A Review by Reno
"**A tale of imbalance between love and grief.**
The film was based on the Australian novel of the same name. It was a recent book, but a period drama about a World War I veteran who just returned home. So I feel this film was made too soon. Because it seems so classic, only if we had given some time to pick up its popularity. I mean the literature version which at least needed a decade of freedom before heading to the big screen. You know, this same kind of tales from the past is what now we consider epic, which looks even better in the cinema. Anyway, this film was good, but the future adaptations will be much more effective for its viewers.
From the director of 'The Place Beyond the Pines' who also wrote for the screen. The title gives a brief insight of what kind of a tale it is. But the film was even deeper and darker with emotionally strong. The island where it takes place reminded me 'Song of the Sea', though it is not a fantasy film. If you love views, nature, particularly seaside, this film will suit you.
Besides, the story was much stronger, so the backgrounds will fade away when all your focus fall on its narration. For me the location was the first in the film, the hundred year old setting, away from normal society was the most impressive. It helped to narrate this wonderful drama which contained the message of moral imbalance.
Tom Sherbourne, a World War I hero who relieved from the duty returns home and becomes a lighthouse keeper in an isolated island on the west coast of Australia. He marries a woman whom he has instantly fallen in love. Now they are living far from the human world. A couple of tragedy strikes in their life following one another.
Before coming out of that trauma, they find a baby on a lifeboat that washed up on their island and decides to adopt her. But after some times when they return to the mainland, they come to realise what they're doing is not legally nor morally correct. From onwards how it affects their each others trust, how far it all goes and how the story ends was told in the remaining parts.
> ❝You only have to forgive once. To resent, you have to do it all day, every day.❞
Despite the book was modern, the storytelling was so vintage. I'm talking about the way the plot and characters developed, including how it concludes. For the present generation, if you are familiar with a few similar works from the past, then you would predict this film. I mean not the entire film, but some scenes are at its initial stage can be foreseen. Because sometimes, some developments are called coincidence, but when you have plenty of them, that is called very intentional. That was the only negative of this film. By avoiding them the tale would not be possible. In other way, it could have had stretched even further which are unnecessary details.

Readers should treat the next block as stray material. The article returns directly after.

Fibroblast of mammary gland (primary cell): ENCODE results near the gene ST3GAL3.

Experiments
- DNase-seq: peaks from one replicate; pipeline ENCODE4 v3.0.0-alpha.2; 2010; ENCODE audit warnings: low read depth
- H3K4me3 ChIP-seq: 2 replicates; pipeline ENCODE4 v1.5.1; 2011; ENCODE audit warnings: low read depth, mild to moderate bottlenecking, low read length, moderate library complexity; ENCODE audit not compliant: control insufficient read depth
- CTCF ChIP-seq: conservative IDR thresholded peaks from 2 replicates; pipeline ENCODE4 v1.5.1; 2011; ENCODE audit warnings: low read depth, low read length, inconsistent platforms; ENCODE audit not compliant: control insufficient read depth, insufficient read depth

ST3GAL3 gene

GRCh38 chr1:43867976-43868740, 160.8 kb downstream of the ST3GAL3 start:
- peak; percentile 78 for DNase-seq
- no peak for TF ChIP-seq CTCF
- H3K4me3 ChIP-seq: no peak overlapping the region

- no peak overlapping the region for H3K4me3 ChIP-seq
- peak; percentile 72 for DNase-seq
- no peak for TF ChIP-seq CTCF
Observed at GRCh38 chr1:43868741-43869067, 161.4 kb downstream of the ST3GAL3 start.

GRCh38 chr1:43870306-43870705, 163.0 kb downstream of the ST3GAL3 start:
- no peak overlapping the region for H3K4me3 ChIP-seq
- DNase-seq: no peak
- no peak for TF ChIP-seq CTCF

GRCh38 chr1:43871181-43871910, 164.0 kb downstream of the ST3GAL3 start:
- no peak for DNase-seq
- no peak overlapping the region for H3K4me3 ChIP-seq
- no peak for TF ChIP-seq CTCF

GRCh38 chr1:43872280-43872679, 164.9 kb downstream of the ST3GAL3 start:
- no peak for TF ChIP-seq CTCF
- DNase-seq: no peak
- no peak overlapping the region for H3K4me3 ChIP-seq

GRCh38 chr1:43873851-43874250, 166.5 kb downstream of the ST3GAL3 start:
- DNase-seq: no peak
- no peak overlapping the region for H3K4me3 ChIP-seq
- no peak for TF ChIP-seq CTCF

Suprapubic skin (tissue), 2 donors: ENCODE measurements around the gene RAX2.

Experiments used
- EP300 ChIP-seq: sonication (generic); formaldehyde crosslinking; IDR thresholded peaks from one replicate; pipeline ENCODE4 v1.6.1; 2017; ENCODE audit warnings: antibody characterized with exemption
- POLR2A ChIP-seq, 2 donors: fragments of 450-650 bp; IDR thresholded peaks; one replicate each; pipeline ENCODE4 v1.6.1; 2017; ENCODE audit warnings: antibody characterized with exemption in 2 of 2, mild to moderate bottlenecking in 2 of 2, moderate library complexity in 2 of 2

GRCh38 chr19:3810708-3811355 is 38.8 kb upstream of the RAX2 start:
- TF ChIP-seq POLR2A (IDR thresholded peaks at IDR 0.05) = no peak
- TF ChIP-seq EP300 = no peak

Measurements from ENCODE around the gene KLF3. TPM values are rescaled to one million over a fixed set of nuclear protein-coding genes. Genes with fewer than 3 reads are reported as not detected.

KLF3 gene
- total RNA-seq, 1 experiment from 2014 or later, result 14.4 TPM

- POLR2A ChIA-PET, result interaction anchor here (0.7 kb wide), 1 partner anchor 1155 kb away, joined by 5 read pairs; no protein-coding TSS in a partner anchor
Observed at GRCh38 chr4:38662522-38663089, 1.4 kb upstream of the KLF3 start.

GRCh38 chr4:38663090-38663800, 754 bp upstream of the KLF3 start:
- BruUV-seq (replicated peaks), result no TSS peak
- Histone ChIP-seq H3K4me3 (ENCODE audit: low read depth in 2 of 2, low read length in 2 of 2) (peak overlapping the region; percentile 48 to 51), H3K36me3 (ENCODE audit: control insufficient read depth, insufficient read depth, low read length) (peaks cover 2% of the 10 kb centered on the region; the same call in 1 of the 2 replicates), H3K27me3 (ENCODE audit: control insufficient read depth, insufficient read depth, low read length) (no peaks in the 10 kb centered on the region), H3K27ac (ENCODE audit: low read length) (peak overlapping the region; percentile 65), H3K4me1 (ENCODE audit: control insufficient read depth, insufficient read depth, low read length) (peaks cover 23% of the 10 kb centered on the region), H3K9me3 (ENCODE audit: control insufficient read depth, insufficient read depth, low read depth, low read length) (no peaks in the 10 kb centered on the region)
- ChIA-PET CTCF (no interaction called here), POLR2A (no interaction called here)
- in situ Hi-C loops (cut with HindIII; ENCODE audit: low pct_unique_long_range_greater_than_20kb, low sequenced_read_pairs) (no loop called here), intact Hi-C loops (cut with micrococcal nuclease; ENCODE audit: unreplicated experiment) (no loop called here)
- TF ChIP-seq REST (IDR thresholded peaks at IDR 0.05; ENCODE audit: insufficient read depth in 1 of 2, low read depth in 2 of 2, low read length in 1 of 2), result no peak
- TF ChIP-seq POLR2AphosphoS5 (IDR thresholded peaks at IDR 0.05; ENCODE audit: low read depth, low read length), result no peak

I did not care the clichés. For me it was a fine drama. The performances were magnificent. It looked to me an Oscar worthy, from both Michael Fassbender and Alicia Vikander. Even Rachel Weisz was for the supporting role. So tick marks for cast and locations, also the screenplay and score. But the sad part is the film was not received very well, especially by the jackass film critics.
It's not the same case with regular movie goers, particular I think the older and matured people would like it better. But it's not another 'Pride and Prejudice' from the family audience perspective. The events of the film and the outcome can be wrongly judged. Most importantly, it sets in the same world as ours, so everything is the near fact based. So the right and wrongs are inside the film, but not applicable for the filmmaking which I think a well done job.
The post climax scene, the one that comes before the end credit was very good. For this kind of tale, that kind of outro sets a final tone. Despite not an inspiring storyline, all the portrayal in the film was so poetic. Mainly because of slow narration with high influence of sentiments and most of the occasions being dialogueless. The length was not an issue if you like period dramas. Anyway, it was engaging theme, there's always something keeps happening. So I think this is one of the under-rated films of the year. It deserves much better recognition. If you haven't watched it yet, I recommend it and highly if you are 30+.